Started out as an organised activity in Sweden in 2016, plogging has become a workout trend around the world while raising awareness towards plastic pollution
Whether you’re looking to receive your personal training qualifications or simply trying to participate in as many outdoor fitness classes in Hong Kong as possible, it’s never too late to get inspired by all the fitness trends in 2020 that are swiftly moving through the wellness community. I’ve always been a bit of a keen jogger, so when I heard that plogging in Hong Kong was taking off (and becoming a bit of a fitness craze), I immediately wanted to hit the road, with bags in hand.
Plogging in Hong Kong: What’s it all about?
A portmanteau word, “plogging” is the combination of “jogging” and “plocka”, the Swedish term for “to pick”. The idea is that you pick up litter while out running, essentially killing two birds with one stone, and the activity has been not only growing in popularity in its native Sweden, but has also reached further in Europe and also the US. It’s good for both the environment and ourselves – what better way to get a workout in which combines running with squatting (to lift rubbish) and also cleaning up our act a bit.
My experience with plogging in Hong Kong
Off I went on a solo mission to get fit and save our planet; rubbish bag flapping in the afternoon breeze, like Superman’s cape in the wind. I felt like this could be quite a competitive sport, as I ducked, dived and swooped behind overflowing bins along Queen’s Road – calf muscles bulging – to scoop up stacks of discarded leaflets, single-use plastic, empty juice cartons and countless disposable coffee cups. Sigh.
Within 10 minutes, my bag was already filling up. It’s amazing – and dispiriting – to see how much mess is lying on the streets of our city. Passers-by gave me confused looks, and I assumed it was a surprise to see someone decked out in their best yoga clothes doing the dirty work. But smarting as a newly crowned superhero plogger, lost in a world of cigarette packets, I carried on regardless.
Litter offers a glimpse of the city’s social mix. Lockhart Road: shady haven red light district for al fresco drinkers, is where Blue Girl beer bottles go to die. At Tamar Park: a stone’s throw away from the prosperous CBD part of town, it’s Marks & Spencer prosecco and (count them) 15 empty packets of Percy Pig candy.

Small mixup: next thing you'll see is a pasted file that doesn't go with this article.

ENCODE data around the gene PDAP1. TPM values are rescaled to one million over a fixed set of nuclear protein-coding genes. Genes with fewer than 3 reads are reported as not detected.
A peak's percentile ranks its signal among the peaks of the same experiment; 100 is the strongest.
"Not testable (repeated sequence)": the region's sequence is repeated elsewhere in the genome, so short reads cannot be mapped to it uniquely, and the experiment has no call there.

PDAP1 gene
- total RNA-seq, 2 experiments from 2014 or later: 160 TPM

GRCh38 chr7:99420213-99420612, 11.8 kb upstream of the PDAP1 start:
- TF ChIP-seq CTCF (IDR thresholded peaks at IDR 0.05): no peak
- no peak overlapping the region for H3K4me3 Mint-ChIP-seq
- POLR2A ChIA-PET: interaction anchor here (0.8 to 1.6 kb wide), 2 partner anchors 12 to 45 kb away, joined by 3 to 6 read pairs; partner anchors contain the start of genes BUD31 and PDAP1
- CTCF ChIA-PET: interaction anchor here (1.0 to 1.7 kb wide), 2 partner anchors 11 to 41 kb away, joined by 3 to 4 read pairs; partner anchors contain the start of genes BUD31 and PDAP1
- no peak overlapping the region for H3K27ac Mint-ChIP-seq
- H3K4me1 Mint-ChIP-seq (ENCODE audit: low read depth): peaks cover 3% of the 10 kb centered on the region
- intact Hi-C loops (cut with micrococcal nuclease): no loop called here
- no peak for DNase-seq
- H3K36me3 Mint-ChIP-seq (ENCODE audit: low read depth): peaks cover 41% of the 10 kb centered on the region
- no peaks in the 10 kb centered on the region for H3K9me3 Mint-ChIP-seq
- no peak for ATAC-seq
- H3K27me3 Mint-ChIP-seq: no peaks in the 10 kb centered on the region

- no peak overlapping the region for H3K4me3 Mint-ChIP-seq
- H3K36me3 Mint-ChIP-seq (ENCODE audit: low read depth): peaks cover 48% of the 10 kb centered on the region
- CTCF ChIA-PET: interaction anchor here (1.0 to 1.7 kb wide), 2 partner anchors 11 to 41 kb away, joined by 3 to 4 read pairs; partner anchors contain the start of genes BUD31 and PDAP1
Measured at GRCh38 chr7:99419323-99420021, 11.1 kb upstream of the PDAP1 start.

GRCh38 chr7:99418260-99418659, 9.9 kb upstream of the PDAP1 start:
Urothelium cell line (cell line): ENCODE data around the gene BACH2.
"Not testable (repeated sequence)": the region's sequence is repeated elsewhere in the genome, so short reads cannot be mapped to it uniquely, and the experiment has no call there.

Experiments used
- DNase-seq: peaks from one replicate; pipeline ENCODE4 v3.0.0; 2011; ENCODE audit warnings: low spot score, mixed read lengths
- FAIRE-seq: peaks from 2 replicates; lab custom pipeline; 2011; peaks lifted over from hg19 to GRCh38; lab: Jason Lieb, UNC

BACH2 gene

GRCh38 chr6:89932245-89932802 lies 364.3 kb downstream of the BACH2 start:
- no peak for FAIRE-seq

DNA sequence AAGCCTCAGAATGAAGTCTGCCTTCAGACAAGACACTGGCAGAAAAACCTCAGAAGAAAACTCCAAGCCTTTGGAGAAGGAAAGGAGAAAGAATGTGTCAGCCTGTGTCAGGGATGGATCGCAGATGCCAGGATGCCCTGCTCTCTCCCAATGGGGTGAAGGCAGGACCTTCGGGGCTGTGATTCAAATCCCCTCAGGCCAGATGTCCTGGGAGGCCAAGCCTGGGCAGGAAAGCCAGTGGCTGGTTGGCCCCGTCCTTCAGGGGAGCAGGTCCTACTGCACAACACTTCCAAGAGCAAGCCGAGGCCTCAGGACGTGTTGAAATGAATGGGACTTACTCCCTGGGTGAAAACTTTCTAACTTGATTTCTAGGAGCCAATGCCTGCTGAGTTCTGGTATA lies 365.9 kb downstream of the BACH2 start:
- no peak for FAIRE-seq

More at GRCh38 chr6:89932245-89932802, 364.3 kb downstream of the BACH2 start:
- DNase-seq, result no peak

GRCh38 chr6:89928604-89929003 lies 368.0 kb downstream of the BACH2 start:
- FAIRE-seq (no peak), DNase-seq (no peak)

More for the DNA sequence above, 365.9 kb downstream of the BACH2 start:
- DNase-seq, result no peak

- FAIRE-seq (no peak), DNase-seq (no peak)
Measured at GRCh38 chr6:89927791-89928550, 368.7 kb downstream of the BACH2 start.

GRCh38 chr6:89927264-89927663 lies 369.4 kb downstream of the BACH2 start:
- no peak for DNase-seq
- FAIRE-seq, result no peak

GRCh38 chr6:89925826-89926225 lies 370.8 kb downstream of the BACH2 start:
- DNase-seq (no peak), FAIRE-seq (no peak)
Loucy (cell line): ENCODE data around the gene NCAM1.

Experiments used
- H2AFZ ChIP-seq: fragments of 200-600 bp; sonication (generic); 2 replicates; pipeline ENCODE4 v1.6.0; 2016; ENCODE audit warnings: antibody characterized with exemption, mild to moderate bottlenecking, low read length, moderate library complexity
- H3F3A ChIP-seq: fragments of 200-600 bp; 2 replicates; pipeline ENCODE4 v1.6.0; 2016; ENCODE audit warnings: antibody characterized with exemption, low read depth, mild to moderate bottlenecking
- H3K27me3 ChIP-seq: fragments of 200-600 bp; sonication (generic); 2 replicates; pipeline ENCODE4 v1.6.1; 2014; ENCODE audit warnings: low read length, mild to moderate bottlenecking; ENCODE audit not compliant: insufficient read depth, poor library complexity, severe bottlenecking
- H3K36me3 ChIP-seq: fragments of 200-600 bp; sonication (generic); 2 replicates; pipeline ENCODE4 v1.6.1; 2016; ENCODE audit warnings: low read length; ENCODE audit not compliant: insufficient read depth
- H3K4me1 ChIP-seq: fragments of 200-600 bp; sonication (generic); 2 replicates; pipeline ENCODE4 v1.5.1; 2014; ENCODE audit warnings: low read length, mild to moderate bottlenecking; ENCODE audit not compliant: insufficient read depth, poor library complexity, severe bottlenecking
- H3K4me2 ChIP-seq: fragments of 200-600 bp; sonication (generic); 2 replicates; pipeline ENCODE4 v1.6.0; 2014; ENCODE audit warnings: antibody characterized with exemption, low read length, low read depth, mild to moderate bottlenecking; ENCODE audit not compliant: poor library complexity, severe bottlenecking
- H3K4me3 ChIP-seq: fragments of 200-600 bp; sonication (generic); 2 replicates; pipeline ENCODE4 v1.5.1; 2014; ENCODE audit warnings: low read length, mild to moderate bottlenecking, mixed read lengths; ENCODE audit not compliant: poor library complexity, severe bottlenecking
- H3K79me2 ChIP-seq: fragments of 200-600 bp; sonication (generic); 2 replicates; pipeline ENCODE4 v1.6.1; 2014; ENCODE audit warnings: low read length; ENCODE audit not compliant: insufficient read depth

What about those fitness gains?
Not content with just bending down, I discovered the pursuit for thinking outside the plogging box rewards you with more physical benefits in the form of interval training (of sorts), like when I stretched for bags snagged in trees. I also found myself stretching a leg between railings to retrieve a sweet wrapper, introducing a parkour element; lifting a can of Coke Zero mid-cartwheel and at one point, spotting a cardboard box on Sports Road – but rather than dumping it in the nearest bin, I sprinted back two hundred metres to heft it into the appropriate recycling point. Hey, it was a good arm workout!
How did I feel afterwards?
After roughly an hour, I was panting and sweaty, but mostly feeling saintly. The city is now a little cleaner – after all, every little bit helps! However, there’s one small thing that has left me dissatisfied. My efforts have made no difference to a pet hate: chewing gum stuck to the pavements. A quick Google search tells me you need a steamer to get that off and I’m not going to run with a steamer any time soon. Oh wait, that could be a good workout!
*Since my inaugural plogging in Hong Kong outing, I’ve discovered a community group called the Hong Kong Ploggers that host regular plogging events promoting green initiatives. That would be a good place to start if you’re a mad multi-tasker like myself.